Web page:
I wish I didn’t read the news anymore (but those marketing executives do their job and the headlines are so seductive!). It’s so dreary and depressing. This morning I made the mistake of glancing at a headline in my inbox first thing in the morning: “E.U. court removes Hamas from list of terrorist organizations”. I thought I had already seen it all. It seems the world can go even lower. And the temptation is to despair. Things certainly look bleak.

It seems superfluous to mention all the examples – from the Har Nof massacre to a Russia that’s invading the Ukraine to Taliban terror to mistaken admissions letters from Johns Hopkins (okay that’s not on the same level but it’s not pretty if it’s your child!)…no one publishes “feel good” stories and after perusing the top items I certainly don’t feel energized and optimistic.

But then I remind myself that it’s Hanukkah and that this is not the first time in history that things have looked bleak for the Jewish people. The odds were certainly against the Maccabbees – in every respect – even many of their fellow Jews were abandoning them for the lure of Greek culture. Pigs were sacrificed on the altar of the Holy Temple. If ever there was a time to despair, Hanukkah certainly was it.

And yet, a small band of Jews fought back against the darkness. Their methods were physical; their goal spiritual. And they won – they brought light back into the world, a light that we celebrate to this day, a light that should lift us all in those moments when we feel discourage – the light of the menorah, the light of wisdom, the light of Torah, the light of hope.

After the first man, Adam, violated the Almighty’s commandment by eating from the Tree of Knowledge, he noticed that the world around him began to get darker and the days shorter. He feared that the world was ending due to his disobedience. He felt that first despair. Then something unexpected happened. The days began to get longer again, the sun shone brighter and for more hours. The world was not ending after all. Hope was renewed.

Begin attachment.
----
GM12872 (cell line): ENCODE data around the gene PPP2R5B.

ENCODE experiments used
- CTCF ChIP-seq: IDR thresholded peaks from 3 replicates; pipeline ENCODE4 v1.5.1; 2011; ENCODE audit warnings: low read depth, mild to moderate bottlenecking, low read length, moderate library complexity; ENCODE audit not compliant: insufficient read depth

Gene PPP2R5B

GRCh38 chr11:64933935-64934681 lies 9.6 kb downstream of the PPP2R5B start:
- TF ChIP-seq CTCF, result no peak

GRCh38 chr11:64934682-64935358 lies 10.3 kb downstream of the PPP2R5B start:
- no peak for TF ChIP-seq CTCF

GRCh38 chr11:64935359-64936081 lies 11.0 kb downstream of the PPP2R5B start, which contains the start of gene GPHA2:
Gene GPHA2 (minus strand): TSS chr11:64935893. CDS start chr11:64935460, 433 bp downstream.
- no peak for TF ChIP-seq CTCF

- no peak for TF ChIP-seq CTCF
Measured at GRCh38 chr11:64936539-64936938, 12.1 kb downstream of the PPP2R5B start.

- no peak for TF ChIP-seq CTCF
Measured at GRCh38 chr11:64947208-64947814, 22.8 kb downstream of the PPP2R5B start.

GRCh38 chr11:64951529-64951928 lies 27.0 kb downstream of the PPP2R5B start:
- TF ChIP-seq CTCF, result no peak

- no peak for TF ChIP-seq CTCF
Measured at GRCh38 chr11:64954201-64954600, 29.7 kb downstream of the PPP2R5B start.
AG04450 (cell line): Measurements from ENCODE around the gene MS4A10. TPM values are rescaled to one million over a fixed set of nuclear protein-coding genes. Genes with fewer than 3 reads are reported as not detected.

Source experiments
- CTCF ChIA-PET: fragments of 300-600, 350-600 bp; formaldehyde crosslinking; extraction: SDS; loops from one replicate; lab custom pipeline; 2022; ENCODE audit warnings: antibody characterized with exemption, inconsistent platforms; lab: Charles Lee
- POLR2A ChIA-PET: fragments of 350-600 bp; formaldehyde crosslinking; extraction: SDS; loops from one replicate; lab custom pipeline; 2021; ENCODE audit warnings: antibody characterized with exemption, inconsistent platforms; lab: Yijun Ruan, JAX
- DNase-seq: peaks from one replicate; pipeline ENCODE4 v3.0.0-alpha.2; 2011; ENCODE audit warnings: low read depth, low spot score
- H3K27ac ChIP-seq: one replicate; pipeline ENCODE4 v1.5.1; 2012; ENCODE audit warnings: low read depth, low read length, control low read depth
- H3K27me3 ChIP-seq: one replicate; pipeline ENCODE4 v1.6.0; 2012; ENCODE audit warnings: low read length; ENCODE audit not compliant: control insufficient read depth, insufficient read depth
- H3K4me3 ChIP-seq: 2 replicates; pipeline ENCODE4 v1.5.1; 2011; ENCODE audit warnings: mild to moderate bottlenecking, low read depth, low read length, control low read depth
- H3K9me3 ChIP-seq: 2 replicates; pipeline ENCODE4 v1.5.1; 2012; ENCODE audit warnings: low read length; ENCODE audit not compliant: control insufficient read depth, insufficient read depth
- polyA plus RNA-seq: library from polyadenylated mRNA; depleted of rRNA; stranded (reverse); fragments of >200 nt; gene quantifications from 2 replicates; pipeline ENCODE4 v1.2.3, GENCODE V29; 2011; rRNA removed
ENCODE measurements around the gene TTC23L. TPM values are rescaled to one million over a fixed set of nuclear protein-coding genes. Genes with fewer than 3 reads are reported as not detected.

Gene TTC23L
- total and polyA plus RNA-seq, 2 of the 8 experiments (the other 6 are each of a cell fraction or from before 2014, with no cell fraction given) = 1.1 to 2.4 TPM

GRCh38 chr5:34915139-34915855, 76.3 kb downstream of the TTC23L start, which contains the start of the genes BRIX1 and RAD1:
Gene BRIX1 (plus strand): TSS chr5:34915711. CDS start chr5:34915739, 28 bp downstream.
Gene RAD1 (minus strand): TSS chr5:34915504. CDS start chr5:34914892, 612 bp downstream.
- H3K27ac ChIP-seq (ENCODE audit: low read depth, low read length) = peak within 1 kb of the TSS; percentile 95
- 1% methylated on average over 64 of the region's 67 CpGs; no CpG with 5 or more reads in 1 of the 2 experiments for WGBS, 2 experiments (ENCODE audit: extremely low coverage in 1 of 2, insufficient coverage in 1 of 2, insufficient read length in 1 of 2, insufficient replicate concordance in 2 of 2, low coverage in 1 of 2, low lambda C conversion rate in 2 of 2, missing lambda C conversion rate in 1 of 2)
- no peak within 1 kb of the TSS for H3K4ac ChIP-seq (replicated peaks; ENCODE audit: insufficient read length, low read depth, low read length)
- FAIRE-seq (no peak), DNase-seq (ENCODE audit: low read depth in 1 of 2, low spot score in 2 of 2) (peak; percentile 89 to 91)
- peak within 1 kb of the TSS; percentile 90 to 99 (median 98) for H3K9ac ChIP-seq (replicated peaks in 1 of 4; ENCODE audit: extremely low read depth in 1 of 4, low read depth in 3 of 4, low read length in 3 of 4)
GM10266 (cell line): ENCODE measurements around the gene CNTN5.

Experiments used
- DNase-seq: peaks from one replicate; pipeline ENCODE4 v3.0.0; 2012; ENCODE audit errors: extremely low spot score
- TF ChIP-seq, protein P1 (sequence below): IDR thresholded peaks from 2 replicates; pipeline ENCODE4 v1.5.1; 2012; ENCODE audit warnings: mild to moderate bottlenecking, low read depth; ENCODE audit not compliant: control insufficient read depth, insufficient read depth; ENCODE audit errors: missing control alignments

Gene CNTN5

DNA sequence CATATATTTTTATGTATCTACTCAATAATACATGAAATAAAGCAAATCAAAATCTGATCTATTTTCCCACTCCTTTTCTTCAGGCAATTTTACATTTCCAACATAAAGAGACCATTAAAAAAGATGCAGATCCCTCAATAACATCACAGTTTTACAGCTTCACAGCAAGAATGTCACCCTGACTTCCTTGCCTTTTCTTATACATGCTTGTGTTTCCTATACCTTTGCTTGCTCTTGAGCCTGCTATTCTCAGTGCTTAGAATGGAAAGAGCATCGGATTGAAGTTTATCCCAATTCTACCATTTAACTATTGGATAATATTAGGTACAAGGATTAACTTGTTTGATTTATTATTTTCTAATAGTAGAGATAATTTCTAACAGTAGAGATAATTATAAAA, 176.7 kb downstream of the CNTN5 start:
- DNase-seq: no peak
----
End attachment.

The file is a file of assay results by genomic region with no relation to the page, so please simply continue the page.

This hope burns bright in the light of the Hanukkah oil. As the flames flicker higher, they ignite our souls and lift us all to the recognition of what could be – and what will be – and out of what is. What was the big deal about the miracle of the oil? Certainly a God Who could create a whole world, Who could create the miracle of childbirth, for example, could make one jar of oil burn for eight days?

It’s not the Almighty’s ability to do this that we celebrate; it’s the reminder that He has our back. We need those Hanukkah lights to help us internalize the message that He is always there for us – even in our darkest moments, be they personal or national. And we need those Hanukkah lights to reinforce what King David wrote in Psalms, that the salvation of the Almighty comes in the blink of an eye. And we need those Hanukkah lights to lift us out of the material and finite and into a world of the spiritual.

As we watch the flames flicker (a particular commandment for women who are not allowed to work for the first half hour after lighting – no exceptions for frying latkes!) we take a moment to reflect on our ability to ignite souls – our own and the souls of those we love. Yes, the world is dark but we have the power to light it up.